ANZ has forecast average capital housing prices to rise just over 20 per cent in 2021, up from its March forecasts of between 15 and 20 per cent.
In their analysis of the housing market, ANZ senior economists Felicity Emmett and Adelaide Timbrell said that the forecast upgrade is a reflection of stronger than expected performance of the housing market to date, with the Delta variant of COVID-19 unlikely to derail the growth.
However, it is expecting more tame average price gains of 7 per cent in 2022, given the increased uncertainty around the outlook amid the third wave of COVID-19, slightly higher fixed mortgage rates, and the prospect of regulators pulling macroprudential levers.
Across the capital cities, the economists have predicted that house prices would rise by 24 per cent in Canberra, 23 per cent in Sydney and Hobart, 21 per cent in Brisbane and 20 per cent in Melbourne.
In March, the major bank expected Sydney and Perth house prices to climb by 19 per cent, followed by Hobart (18 per cent), Melbourne and Brisbane (16 per cent), and Adelaide (13 per cent).
House prices rose by 1.9 per cent month-on-month in July, and were up 6.6 per cent over the previous three months, with Sydney and Brisbane leading the pack (up 2.1 per cent month-on-month).
Prices also rose in Hobart (up 1.9 per cent), Melbourne (up 1.8 per cent), and Adelaide (up 1.8 per cent), while Perth prices increased by 0.8 per cent.
House prices are now well above year-ago levels across all capital cities, according to ANZ.
The major bank added that recent growth in housing finance suggested that prices would continue to rise strongly in the coming months.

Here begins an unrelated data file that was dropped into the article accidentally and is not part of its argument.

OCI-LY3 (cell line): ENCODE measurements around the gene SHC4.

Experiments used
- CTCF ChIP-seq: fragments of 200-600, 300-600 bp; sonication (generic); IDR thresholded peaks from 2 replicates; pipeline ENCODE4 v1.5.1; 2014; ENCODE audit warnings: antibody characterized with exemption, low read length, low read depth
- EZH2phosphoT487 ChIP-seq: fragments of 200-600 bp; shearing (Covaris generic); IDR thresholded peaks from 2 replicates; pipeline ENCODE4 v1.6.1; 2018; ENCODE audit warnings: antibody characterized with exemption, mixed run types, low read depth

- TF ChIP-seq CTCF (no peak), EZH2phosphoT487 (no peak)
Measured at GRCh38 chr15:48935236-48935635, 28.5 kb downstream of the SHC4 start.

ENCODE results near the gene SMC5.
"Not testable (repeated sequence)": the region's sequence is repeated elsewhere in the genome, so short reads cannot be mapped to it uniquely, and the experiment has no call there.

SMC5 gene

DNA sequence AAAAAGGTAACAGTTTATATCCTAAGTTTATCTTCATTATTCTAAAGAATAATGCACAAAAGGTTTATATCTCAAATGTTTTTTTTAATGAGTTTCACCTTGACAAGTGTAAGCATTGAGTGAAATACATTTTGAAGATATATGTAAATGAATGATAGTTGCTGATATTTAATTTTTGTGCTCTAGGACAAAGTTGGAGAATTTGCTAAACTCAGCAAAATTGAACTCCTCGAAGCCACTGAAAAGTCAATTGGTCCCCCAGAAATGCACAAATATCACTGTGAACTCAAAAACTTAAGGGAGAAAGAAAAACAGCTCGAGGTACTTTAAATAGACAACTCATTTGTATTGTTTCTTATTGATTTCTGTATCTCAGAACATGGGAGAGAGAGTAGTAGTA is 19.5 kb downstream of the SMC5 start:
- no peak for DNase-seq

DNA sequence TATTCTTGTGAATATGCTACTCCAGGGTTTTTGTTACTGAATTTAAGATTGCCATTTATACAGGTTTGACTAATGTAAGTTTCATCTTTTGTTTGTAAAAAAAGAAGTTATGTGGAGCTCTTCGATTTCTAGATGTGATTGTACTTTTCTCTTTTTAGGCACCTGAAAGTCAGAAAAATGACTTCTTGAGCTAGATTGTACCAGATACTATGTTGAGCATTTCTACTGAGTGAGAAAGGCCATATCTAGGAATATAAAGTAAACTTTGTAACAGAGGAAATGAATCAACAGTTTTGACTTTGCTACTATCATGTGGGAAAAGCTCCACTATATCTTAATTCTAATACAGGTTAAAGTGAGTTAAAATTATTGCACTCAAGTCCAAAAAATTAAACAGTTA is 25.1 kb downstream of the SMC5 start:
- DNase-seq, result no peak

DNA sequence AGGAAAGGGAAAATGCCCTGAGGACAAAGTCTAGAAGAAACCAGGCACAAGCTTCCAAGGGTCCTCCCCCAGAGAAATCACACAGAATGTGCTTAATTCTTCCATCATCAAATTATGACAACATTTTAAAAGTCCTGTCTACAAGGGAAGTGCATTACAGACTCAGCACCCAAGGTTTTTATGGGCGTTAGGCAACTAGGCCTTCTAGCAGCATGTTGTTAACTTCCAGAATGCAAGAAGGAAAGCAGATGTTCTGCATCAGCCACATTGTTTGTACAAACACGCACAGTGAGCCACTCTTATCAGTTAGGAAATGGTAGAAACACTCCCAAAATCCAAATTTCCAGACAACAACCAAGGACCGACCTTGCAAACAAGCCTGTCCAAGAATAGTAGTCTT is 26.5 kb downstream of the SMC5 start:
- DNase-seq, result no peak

While owner-occupiers were the early drivers of this growth, investor lending surged by 55.0 per cent over the six months to June, and has more than doubled since June last year.
Lending to owner-occupiers rose by 23 per cent over the six months to June, but has slowed slightly due to a pull-back by first home buyers. Lending in this segment fell by 3.0 per cent.
ANZ observed that FHB lending would continue to trend lower due to housing affordability constraints.
Nevertheless, FHB demand has remained high for now, with analysis of Australian Bureau of Statistics (ABS) data showing that FHB loans reached a new peak of $456,000 in June 2021. New upgrader loans were also significantly higher this year than previously, at an average of $671,000 in June.
The ANZ economists have flagged that house price growth could outpace their forecasts in both 2021 and 2022, particularly if macroprudential tightening is delayed. However, the increased uncertainty around the Delta outbreak and extended lockdowns could pose some offsetting downside risks.
While the major bank still expects regulators to step in with the introduction of macroprudential measures to cool the red-hot housing market and had previously expected this to occur before the end of 2021, it said that the increased uncertainty may delay the timing.
It predicted that the Australian Prudential Regulation Authority (APRA) may introduce more than one measure, with the choice depending on the evolution of Delta over the next couple of months.
The ANZ economists said: “Fine tuning a gentle slowdown in the housing market will be a challenge, especially given the uncertainty around the outlook.
“The regulators will want to avoid triggering a sharp turnaround in house prices, so we expect that they will go lightly in the first instance.”
The Council of Financial Regulators (CIFR) has been flagging policy options to tackle housing market risks.
The Reserve Bank of Australia (RBA) governor Dr Philip Lowe recently said that these options could include increasing the buffer on the mortgage rate to determine serviceability (currently at 2.5 per cent) and targeting high loan-to-value ratio (LVR) or high debt-to-income (DTI) loans.
Dr Lowe recently told the House of Representatives standing committee on economics that the RBA and APRA are preparing to intervene should lending standards deteriorate, and said he “couldn’t rule it out within the next year”.
However, he said that he has not yet seen any signs of deterioration in lending standards.
[Related: ANZ mortgage book slims]